Holiday Debt

Holiday debt is created by overindulgence, which can be more troublesome when the debtor already owes a substantial amount of money. Often times in the spirit of the holidays, debts are pushed aside by either the debtor, the creditor, or the judgment holder. When people owe monies, such as debts, judgments, or even child support and spousal support, it can be common practice to put things on the back burner in the name of the holidays. While I understand this holiday phenomenon, we also understand how challenging this can be for a business or an individual that is owed money and trying to collect.

Throughout the years, the holidays are notorious for being troublesome months for collecting debts. People will simply not pay what they owe because they will buy presents and celebrate by creating holiday debt, regardless of how much they owe to whom. It is possible to be in the holiday spirit and be empathetic to a debtor’s situation while also being firm in debt collections efforts. Sometimes people get caught up paying for things they need in the immediate moment and are so focused on the many lists of things that need to be done for the holiday season and simply forget they are in debt to anyone.

The goal of any business owner or individual is to not end up with an increasing number of receivables in January after the buying season has slowed down. People are starting to pay off their holiday debts come January and leave their existing debts for a later date. It is important as a business owner or a debt collections agency to still be active in the collections process while being understanding of the time of year we are currently in.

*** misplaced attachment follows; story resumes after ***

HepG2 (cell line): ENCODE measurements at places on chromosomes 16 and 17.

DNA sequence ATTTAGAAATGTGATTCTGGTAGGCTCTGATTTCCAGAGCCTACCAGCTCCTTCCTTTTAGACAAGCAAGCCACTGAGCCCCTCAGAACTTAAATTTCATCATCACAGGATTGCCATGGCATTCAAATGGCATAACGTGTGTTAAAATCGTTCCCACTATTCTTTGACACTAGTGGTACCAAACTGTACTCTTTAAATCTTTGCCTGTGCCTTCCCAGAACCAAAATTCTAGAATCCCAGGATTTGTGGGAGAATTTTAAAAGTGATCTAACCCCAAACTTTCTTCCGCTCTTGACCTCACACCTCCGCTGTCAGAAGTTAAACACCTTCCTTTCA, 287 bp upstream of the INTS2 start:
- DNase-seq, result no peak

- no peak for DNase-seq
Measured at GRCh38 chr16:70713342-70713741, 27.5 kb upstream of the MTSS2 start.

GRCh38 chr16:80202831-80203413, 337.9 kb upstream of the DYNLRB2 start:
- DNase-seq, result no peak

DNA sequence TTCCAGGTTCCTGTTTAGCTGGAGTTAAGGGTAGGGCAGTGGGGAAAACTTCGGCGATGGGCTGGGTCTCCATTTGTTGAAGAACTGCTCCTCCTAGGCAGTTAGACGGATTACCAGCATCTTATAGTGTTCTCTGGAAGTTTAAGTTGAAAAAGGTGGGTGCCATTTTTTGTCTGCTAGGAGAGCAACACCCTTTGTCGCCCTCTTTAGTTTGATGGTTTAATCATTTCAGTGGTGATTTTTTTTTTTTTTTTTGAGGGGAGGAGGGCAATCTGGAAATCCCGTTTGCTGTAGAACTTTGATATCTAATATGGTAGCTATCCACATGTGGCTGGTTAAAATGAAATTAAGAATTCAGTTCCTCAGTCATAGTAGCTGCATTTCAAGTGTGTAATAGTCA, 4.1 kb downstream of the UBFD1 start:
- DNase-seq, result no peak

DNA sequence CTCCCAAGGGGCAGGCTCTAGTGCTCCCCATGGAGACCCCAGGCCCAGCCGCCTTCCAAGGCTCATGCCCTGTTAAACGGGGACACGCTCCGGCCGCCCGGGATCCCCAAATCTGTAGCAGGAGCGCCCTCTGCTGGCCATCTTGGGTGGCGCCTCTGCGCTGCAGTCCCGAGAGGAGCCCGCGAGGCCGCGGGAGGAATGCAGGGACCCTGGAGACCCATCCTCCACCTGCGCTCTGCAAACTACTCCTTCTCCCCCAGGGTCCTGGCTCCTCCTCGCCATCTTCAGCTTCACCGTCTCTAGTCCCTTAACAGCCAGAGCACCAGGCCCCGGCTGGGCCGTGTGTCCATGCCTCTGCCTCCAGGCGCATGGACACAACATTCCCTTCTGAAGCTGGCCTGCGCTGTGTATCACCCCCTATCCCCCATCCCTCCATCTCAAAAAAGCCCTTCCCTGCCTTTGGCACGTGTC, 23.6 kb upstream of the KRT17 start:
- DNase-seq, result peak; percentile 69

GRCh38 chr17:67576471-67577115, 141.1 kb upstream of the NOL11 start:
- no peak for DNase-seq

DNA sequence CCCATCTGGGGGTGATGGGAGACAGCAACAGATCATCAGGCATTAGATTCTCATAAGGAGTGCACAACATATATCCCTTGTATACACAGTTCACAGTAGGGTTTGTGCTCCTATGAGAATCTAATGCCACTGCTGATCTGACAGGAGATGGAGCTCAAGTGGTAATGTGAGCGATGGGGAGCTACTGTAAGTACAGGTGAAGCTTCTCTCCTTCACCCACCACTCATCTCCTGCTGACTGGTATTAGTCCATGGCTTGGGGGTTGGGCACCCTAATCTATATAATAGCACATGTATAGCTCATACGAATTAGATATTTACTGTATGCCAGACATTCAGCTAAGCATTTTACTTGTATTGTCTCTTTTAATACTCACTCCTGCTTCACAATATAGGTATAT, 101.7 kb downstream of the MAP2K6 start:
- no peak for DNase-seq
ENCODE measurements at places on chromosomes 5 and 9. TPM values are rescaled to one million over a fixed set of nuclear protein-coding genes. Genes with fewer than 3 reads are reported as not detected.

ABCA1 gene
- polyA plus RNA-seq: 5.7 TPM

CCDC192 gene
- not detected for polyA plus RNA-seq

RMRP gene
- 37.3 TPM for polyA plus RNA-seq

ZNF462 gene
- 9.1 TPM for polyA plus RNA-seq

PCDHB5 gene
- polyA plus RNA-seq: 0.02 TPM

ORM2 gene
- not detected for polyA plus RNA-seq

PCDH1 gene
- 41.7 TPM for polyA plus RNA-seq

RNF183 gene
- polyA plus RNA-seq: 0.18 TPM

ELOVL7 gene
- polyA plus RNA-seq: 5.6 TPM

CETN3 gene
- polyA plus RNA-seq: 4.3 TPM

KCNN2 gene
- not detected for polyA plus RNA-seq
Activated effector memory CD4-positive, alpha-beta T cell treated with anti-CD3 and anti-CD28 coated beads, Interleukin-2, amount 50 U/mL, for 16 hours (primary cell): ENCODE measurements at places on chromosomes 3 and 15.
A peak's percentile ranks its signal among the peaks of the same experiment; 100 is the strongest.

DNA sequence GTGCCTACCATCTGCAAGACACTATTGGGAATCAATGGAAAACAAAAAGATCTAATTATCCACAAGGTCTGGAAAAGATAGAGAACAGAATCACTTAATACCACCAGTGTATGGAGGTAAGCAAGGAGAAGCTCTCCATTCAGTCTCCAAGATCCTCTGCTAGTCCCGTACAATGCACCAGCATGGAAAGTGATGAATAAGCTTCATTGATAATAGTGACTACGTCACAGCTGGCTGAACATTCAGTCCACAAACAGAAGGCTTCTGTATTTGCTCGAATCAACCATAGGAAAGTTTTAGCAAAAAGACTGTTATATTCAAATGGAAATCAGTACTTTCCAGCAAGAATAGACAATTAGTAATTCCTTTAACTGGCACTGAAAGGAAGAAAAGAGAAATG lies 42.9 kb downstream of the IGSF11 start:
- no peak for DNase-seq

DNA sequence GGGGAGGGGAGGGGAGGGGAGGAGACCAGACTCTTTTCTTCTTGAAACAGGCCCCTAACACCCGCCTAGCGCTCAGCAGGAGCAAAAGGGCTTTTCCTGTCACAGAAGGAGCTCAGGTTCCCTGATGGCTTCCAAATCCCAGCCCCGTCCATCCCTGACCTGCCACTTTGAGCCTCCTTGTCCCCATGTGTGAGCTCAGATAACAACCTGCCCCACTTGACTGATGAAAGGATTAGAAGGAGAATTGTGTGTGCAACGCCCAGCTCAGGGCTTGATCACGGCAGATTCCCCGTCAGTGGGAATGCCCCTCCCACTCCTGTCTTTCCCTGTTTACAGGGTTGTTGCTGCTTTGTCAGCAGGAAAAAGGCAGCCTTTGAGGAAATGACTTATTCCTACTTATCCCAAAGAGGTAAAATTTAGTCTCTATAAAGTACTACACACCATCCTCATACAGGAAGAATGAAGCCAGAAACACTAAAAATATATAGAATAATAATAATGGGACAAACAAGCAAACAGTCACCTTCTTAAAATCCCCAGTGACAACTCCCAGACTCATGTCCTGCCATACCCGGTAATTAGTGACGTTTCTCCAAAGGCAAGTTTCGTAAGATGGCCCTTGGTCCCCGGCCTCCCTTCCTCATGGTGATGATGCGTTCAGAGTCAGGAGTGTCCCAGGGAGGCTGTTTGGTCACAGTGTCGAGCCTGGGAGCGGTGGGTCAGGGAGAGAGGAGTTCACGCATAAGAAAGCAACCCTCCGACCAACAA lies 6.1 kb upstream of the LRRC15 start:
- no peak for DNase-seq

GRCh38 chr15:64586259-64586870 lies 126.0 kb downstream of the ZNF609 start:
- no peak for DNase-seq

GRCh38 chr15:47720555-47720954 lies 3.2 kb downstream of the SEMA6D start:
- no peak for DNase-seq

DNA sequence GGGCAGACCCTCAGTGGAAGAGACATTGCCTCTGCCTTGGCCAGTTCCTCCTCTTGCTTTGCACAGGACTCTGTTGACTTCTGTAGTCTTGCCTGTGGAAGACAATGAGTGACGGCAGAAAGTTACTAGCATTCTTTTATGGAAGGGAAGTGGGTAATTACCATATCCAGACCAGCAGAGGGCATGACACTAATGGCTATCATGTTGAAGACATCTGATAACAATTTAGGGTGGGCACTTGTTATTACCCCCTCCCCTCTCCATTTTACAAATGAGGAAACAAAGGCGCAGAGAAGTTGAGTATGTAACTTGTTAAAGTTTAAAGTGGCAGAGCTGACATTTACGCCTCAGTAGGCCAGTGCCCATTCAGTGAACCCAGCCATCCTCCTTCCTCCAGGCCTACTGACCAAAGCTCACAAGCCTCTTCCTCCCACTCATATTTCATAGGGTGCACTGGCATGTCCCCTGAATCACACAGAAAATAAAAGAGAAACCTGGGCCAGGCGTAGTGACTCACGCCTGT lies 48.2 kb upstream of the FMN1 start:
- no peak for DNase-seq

The most important tool you can use is to stay organized and keep on top of your receivables. Your debtors are likely to be unorganized this time of year so it is important that you maintain the organization needed to collect your money responsibly. Although this might be a frustrating time for a creditor, it is important to employ ethical collections practices. It’s not always that the debtor doesn’t want to pay, they just might need help in prioritizing.